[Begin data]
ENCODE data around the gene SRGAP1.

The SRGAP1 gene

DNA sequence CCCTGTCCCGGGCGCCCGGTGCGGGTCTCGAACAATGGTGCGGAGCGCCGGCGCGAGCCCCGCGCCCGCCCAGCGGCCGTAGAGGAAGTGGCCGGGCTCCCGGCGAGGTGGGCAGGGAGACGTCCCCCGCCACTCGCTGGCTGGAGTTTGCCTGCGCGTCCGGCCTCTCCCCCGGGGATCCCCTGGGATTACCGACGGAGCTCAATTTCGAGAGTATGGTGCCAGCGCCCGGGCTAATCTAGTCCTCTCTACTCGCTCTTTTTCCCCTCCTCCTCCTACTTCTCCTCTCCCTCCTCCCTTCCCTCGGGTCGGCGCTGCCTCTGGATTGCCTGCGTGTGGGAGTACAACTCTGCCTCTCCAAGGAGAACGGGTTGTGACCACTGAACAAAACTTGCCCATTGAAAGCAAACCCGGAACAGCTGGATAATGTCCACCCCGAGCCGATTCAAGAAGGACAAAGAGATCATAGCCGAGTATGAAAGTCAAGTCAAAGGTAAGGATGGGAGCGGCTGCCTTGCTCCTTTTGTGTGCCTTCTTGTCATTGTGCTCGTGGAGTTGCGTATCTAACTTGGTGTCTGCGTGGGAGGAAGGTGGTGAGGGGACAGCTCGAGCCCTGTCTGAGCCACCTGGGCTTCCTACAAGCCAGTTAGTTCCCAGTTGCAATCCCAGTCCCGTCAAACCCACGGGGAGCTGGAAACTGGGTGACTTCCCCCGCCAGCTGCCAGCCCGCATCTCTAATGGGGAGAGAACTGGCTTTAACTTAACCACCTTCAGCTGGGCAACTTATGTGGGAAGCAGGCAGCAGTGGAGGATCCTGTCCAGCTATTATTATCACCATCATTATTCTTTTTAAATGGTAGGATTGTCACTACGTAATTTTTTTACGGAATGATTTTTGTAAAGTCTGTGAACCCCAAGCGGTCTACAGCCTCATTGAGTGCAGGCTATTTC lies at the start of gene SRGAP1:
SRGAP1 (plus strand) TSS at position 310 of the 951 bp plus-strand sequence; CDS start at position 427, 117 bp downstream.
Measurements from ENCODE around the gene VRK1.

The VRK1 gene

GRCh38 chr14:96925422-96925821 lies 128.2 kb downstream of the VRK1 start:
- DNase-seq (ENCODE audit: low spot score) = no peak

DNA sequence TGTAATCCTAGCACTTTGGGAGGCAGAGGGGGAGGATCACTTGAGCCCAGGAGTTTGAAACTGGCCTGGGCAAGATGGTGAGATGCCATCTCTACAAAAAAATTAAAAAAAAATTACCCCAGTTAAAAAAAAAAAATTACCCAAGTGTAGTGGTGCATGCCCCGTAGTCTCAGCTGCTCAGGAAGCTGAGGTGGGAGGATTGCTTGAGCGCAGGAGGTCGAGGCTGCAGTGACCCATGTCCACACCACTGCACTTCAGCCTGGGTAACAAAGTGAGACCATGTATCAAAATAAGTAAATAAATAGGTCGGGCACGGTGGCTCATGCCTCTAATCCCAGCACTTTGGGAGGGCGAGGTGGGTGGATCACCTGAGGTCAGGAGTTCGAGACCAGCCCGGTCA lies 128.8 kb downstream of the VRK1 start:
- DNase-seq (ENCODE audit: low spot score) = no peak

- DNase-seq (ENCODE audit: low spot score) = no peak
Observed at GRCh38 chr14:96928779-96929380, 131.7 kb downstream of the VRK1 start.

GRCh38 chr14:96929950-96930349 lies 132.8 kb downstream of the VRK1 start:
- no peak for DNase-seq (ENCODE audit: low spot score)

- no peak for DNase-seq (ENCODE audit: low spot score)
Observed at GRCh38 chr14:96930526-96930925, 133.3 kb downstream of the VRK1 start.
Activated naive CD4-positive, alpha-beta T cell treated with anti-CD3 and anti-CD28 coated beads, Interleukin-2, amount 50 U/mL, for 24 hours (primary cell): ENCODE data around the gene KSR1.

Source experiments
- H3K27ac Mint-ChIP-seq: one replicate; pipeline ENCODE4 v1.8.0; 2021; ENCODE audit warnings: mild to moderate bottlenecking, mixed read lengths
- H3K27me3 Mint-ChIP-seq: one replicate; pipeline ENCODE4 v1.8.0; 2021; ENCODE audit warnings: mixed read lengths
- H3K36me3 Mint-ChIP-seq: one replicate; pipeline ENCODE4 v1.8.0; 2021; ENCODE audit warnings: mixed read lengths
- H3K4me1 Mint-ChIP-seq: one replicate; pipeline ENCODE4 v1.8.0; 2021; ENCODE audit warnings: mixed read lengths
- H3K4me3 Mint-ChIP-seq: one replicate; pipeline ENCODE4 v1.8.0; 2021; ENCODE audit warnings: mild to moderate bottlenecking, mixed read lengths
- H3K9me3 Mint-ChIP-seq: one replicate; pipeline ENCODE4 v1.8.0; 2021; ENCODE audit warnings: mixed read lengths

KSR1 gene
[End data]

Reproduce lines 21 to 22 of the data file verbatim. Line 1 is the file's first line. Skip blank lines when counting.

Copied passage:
- H3K36me3 Mint-ChIP-seq: one replicate; pipeline ENCODE4 v1.8.0; 2021; ENCODE audit warnings: mixed read lengths
- H3K4me1 Mint-ChIP-seq: one replicate; pipeline ENCODE4 v1.8.0; 2021; ENCODE audit warnings: mixed read lengths